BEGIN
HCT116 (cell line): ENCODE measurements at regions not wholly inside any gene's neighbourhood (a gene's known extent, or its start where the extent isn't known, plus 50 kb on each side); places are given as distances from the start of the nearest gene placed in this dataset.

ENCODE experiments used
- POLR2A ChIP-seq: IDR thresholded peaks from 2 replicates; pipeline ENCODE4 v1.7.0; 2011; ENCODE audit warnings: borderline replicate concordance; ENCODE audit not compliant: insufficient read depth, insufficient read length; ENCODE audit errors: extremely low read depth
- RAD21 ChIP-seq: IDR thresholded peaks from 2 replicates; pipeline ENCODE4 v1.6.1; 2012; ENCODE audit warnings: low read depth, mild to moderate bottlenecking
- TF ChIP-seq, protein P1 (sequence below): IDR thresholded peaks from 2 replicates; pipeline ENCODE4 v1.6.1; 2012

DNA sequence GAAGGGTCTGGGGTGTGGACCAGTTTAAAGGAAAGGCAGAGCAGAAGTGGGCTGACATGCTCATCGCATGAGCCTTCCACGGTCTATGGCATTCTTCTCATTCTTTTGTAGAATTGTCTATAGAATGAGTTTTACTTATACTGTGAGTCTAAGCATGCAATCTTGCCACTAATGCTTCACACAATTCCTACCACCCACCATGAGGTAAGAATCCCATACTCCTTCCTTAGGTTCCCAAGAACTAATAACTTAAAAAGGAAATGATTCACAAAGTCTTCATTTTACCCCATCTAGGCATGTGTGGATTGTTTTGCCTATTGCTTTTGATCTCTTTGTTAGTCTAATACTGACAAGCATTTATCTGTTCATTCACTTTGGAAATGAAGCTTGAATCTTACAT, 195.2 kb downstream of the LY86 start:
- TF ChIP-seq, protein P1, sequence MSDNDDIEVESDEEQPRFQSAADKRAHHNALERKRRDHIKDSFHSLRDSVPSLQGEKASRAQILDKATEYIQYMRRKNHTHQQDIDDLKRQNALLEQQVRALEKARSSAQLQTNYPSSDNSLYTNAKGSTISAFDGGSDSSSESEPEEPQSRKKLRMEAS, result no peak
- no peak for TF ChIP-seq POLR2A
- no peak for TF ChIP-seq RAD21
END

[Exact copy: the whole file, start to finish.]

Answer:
HCT116 (cell line): ENCODE measurements at regions not wholly inside any gene's neighbourhood (a gene's known extent, or its start where the extent isn't known, plus 50 kb on each side); places are given as distances from the start of the nearest gene placed in this dataset.

ENCODE experiments used
- POLR2A ChIP-seq: IDR thresholded peaks from 2 replicates; pipeline ENCODE4 v1.7.0; 2011; ENCODE audit warnings: borderline replicate concordance; ENCODE audit not compliant: insufficient read depth, insufficient read length; ENCODE audit errors: extremely low read depth
- RAD21 ChIP-seq: IDR thresholded peaks from 2 replicates; pipeline ENCODE4 v1.6.1; 2012; ENCODE audit warnings: low read depth, mild to moderate bottlenecking
- TF ChIP-seq, protein P1 (sequence below): IDR thresholded peaks from 2 replicates; pipeline ENCODE4 v1.6.1; 2012

DNA sequence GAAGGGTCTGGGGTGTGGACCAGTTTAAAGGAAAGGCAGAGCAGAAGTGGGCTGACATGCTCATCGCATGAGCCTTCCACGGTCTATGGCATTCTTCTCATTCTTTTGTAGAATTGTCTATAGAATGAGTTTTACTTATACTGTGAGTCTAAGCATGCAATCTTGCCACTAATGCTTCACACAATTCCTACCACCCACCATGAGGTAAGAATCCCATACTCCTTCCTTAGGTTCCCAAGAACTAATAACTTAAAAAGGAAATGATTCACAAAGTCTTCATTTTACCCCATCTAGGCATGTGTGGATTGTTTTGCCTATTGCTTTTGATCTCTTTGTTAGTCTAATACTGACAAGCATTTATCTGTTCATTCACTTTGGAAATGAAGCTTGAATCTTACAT, 195.2 kb downstream of the LY86 start:
- TF ChIP-seq, protein P1, sequence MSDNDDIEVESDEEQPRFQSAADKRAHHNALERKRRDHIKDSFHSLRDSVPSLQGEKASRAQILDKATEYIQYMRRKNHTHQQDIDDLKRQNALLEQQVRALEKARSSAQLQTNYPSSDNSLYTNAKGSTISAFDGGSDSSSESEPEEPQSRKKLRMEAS, result no peak
- no peak for TF ChIP-seq POLR2A
- no peak for TF ChIP-seq RAD21